L.A. Artist Patrick Martinez Calls His Studio a ‘Great Escape’ Where He Paints Blooming Bougainvillea on a Colossal Scale
We caught up with the artist to talk about inspiration, techniques, and seeing the Henry Taylor show on two coasts.
Los Angeles-based artist Patrick Martinez is having quite a year. In late September, the ICA San Francisco unveiled Ghost Land, a major public art piece and large-scale sculptural installation that marks one of his most ambitious presentations yet. This November, the artist, who is represented by Charlie James Gallery, will be included at the Broad as part of the exhibition “Desire, Knowledge, and Hope (with Smog).” Martinez will also be the subject of a solo exhibition at the Dallas Contemporary opening in April 2024.
The artist’s broad-ranging practice includes landscape paintings, “cake” paintings, and neon installations, and is heavily focused on exposing and speaking out against racial and socioeconomic injustice. Ghost Land, for instance, pays tribute to urban landscapes that have been lost or destroyed. The artist works to uncover stories of resilience and unity in the face of rapid gentrification.
Martinez’s work is in more than 20 museums’ permanent collections including the Broad, the Whitney Museum, Crystal Bridges Museum of American Art, and the Museum of Contemporary Art, Los Angeles (MOCA), among numerous others.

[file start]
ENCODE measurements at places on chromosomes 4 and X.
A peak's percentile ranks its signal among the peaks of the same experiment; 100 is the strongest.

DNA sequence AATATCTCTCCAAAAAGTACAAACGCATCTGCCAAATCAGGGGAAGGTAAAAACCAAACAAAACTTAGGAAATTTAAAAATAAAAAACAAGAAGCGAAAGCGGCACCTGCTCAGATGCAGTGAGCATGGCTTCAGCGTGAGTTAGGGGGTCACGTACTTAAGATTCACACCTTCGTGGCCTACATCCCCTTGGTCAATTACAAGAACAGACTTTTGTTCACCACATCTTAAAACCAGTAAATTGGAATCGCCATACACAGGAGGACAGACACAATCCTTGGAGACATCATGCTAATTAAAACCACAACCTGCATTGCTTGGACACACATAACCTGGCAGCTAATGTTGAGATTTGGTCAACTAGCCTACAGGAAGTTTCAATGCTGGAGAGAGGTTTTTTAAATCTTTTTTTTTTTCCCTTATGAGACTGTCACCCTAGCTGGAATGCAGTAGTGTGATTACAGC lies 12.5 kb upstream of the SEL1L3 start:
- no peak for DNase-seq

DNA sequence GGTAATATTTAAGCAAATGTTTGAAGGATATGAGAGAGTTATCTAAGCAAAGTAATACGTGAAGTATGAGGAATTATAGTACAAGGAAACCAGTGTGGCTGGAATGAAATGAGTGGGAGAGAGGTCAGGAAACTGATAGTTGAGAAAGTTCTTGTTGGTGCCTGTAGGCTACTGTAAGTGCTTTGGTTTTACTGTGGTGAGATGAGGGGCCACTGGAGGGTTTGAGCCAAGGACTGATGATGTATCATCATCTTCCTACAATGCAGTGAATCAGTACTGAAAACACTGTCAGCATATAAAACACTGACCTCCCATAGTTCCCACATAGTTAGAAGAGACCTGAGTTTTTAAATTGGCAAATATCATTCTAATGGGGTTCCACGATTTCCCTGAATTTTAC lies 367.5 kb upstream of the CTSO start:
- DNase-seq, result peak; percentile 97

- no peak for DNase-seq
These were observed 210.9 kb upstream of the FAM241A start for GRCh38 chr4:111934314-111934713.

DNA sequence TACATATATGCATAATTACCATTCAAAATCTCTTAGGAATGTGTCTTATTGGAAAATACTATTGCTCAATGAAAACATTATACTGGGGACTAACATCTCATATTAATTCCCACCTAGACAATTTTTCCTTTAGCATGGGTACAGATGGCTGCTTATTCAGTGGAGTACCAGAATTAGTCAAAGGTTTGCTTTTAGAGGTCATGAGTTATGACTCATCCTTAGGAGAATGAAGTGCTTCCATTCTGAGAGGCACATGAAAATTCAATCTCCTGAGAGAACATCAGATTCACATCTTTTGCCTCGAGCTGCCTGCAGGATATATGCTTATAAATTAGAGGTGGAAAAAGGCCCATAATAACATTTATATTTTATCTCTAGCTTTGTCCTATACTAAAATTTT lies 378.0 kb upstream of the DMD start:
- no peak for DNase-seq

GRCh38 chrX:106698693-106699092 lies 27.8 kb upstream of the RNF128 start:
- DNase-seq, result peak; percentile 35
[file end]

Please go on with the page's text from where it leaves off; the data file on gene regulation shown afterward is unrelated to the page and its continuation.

Recently, we caught up with Martinez at his L.A. workspace, in Huntington Park, to talk about his day-to-day studio life. .
What made you choose this particular studio over others?
In Los Angeles, studio space is difficult to find, at least it was back in 2020. I was looking around for months, and when I found this studio it was a big upgrade from the small studio that I had before. My old studio had no windows, no air conditioning, and no heat, and this new space had so many windows plus an HVAC system, and roll-up doors.
The flow of the space was fantastic and I could totally see myself working in it. I had a walk-through with the owner and she mentioned there was a crazy amount of interest in the space. She mentioned that she was familiar with Charlie James Gallery and had been there a few times and was familiar with my work. The next day she contacted me and informed me she would like to rent the space out to me. I was incredibly excited the day I got the keys to the studio, but unfortunately, that was also the day Kobe Bryant passed away. L.A. was hurting and I had mixed emotions. I’ll never forget that day.